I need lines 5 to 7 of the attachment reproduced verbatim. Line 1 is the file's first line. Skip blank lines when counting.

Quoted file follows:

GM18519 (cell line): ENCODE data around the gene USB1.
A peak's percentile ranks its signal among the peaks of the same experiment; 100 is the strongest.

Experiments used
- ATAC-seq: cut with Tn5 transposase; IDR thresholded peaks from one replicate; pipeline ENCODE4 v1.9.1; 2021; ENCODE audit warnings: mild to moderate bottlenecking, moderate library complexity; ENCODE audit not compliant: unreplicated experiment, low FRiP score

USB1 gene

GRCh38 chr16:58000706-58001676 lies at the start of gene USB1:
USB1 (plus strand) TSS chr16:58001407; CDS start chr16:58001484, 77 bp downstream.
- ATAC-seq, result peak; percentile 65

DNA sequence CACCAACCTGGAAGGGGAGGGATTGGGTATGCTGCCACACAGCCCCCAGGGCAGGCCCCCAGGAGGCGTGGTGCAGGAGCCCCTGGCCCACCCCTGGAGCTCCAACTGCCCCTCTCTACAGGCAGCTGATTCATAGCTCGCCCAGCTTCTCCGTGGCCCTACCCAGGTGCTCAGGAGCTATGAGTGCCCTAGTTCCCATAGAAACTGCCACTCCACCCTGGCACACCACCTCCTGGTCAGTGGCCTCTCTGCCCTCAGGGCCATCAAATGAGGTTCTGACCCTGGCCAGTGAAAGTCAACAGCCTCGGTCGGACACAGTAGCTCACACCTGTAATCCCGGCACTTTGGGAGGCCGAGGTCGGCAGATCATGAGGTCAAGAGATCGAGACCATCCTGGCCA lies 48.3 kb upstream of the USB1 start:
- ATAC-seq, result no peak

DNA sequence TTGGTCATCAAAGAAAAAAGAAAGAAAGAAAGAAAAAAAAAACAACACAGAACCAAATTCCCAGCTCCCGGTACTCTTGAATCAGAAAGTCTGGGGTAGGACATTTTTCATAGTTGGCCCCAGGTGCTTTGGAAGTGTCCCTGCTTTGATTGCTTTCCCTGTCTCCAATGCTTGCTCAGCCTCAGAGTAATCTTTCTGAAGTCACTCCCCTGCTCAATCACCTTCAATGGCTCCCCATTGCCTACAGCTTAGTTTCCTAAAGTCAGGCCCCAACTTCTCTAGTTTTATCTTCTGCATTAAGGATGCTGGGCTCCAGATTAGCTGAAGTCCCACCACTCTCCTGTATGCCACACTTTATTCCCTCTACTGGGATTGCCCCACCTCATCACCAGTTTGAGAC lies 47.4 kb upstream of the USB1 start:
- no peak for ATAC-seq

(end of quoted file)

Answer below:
USB1 gene

GRCh38 chr16:58000706-58001676 lies at the start of gene USB1:
USB1 (plus strand) TSS chr16:58001407; CDS start chr16:58001484, 77 bp downstream.